A Magnificent Monument of Nature

Being the world’s highest mountain chain, the Himalayas is characterized by its great height, complex geologic structure, snow capped peaks, large valley glaciers, deep river gorges, and rich vegetation.

Himalayas is a magnificent monument on the Earth. It represents the awe-inspiring power, beauty, and grandeur of Nature. It constitutes the greatest attraction to adventurers, climbers and trekkers throughout the world.


The Himalayas extend from west to east for about 2,500 km in a curve, from the Pamir Knot (countries of Kyrgyzstan , Afghanistan , and Pakistan) in the northwest to the valley of the Brahmaputra River in the east. And with a width of 100 – 400 km. The Himalayas range covering an area of 612,021 sq. km.

It passes through Nepal, India (5 States: Jammu and Kashmir, Himachal Pradesh, Uttar Pradesh, Sikkim), China (Tibet), Bhutan and Pakistan.

The Himalayas are divided into several parallel ranges from south to north

- Sub Himalayas. (With an average altitude of 900 – 1,200 meters.)

- Lower Himalayas. (With an average altitude of 3,700 meters.)

- Great Himalayas. (A single range rising above 6,000 meters with nine of the 14 highest peaks in the world, including Mt Everest.)

- Tibetan Himalayas. (Tibet Plateau, with an average altitude 4,000 -5900 meters, well known as the Roof of the World.)

The Karakoram Range in the northwest is also sometimes considered as part of the Himalayas system.


The Himalayas are relatively young folded mountains. According the Theory of Continental Drift, there were several phases in the genesis history of the Himalayas:


About 250 million years ago, there was a single super continent (Pangea) on Earth. It was surrounded by a large ocean.

About 200 million years ago, the super continent (Pangea) started to split into different land masses and moved apart. An extensive sea (Tethys) stretched along the latitudinal area presently occupied by the Himalayas.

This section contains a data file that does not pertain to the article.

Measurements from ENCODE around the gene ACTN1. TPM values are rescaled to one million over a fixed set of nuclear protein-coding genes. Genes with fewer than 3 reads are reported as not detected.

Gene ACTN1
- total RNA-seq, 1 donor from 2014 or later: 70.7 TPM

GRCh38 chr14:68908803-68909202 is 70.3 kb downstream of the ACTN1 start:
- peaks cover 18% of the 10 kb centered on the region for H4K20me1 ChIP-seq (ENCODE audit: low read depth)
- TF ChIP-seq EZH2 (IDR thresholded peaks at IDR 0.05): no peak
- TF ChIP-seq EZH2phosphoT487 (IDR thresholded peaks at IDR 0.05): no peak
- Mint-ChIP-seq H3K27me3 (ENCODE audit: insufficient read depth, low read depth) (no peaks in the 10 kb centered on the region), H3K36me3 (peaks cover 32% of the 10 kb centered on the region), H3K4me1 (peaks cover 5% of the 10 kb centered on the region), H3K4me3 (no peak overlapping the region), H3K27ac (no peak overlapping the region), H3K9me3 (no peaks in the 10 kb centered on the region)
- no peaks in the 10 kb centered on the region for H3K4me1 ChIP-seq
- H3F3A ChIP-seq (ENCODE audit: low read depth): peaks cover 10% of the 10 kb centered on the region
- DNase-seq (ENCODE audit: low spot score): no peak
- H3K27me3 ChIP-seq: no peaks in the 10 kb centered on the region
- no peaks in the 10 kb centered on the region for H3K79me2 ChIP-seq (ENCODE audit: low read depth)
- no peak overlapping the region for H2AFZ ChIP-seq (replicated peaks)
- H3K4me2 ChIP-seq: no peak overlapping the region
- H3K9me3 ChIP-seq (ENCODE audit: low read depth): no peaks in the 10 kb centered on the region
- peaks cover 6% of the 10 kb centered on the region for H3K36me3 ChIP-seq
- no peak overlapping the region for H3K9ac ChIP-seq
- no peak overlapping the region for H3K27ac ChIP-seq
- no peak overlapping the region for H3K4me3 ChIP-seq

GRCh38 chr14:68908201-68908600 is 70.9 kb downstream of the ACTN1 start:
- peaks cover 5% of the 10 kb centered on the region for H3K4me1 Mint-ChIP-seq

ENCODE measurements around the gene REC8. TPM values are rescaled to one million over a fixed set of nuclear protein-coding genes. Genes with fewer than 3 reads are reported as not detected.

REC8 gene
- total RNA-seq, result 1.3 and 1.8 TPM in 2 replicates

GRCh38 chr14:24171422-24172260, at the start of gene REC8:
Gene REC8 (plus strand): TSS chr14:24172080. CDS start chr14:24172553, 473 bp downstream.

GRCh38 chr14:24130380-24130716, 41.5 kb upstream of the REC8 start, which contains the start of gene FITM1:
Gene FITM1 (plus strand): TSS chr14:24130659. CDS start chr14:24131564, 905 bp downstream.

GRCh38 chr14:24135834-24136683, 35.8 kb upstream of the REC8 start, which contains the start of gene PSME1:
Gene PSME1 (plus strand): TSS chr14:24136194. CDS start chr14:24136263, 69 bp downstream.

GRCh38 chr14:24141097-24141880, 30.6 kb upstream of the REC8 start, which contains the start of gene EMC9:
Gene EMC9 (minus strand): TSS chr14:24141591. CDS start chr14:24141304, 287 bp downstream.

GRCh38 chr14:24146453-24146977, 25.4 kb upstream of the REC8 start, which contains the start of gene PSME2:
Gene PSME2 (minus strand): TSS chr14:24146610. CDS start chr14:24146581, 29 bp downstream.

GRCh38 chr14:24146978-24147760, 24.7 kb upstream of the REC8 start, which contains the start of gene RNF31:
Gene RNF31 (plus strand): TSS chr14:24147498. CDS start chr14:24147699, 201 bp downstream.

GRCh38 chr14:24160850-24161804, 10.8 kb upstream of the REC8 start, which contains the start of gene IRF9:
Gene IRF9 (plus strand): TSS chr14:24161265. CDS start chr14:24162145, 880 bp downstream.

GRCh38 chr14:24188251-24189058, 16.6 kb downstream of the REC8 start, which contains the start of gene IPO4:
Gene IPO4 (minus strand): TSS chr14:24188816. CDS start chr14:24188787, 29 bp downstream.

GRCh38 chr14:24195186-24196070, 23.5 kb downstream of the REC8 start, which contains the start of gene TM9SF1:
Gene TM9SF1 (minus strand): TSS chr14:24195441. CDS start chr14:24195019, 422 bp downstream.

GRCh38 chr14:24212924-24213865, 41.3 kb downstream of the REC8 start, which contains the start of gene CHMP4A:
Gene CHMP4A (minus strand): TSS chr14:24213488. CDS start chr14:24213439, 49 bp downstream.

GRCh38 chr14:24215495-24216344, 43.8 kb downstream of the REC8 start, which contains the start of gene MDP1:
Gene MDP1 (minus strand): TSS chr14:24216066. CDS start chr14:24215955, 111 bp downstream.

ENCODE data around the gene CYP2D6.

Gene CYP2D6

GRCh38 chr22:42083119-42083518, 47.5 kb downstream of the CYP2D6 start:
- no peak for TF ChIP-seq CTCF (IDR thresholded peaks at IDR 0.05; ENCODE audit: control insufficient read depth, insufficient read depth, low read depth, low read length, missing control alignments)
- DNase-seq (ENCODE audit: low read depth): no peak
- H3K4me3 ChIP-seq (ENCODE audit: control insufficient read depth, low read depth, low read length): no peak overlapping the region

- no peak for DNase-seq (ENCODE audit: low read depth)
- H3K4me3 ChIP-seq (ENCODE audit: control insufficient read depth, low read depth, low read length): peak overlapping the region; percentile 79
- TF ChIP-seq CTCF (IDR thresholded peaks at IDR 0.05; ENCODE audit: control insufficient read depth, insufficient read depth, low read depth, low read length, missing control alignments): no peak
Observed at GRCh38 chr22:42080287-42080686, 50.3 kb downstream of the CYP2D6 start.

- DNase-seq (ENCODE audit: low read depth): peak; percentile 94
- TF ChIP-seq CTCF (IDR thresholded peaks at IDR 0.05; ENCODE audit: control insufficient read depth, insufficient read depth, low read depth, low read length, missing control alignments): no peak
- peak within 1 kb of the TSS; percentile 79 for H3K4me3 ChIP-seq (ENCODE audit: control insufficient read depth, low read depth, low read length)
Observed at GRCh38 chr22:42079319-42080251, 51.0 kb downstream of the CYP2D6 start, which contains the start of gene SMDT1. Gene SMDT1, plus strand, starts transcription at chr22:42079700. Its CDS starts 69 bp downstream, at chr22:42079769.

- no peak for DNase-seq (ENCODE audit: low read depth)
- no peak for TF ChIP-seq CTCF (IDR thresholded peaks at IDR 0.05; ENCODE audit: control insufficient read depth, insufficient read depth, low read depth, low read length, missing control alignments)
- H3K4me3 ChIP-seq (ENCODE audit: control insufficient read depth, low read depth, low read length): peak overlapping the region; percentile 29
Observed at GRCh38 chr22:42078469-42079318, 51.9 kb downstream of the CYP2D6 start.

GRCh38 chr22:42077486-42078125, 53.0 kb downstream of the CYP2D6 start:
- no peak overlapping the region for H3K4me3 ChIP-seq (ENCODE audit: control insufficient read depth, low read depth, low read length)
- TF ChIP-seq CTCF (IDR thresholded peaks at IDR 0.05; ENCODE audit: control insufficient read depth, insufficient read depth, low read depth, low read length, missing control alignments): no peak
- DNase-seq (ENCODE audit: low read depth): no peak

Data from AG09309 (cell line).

The two land masses, the Eurasian (Angara) and the Indian sub-continent (Gondwana) moved closer and closer,  then the collision happened and uplifted the highest & youngest mountain ranges on the Earth.

Phase I - Upper Cretaceous Period. About 70 million years ago, when the Gondwana plate and Angara plate began to converge and collide. The sea-bed was folded and raised into longitudinal ridges and valleys.

Phase II - Upper Eocene Period. About 65 million years ago,  the collision was much more powerful. The Tethys bed was raised high enough to cause the final retreat of the sea and its sedimentary deposits were elevated into mountain ranges and intervening basins into large river valleys. The Great and Tibetan Himalayas were uplifted.

Phase III - Middle Miocene Period. About 25 million years ago, the Lower Himalayas were formed.

Phase IV – About 2 million years ago, the fourth Himalayan paroxysm occurred. Along with further elevation of the Himalayas ranges, compression forces squeezed and pushed southwards, The Sub Himalayas also raised and folded.

Phase V – Only 600,000 years ago, the final phase more or less determined the present geomorphic form of the Himalayan system.

However the India Plate continuously moving north at the rate of about 2 cm per year. The Himalayas are still geologically active and structurally unstable. For this reason, earthquakes are a frequent occurrence in the entire Himalayan region.

The Himalayas region is an important model for the study of geology and continents tectonics.

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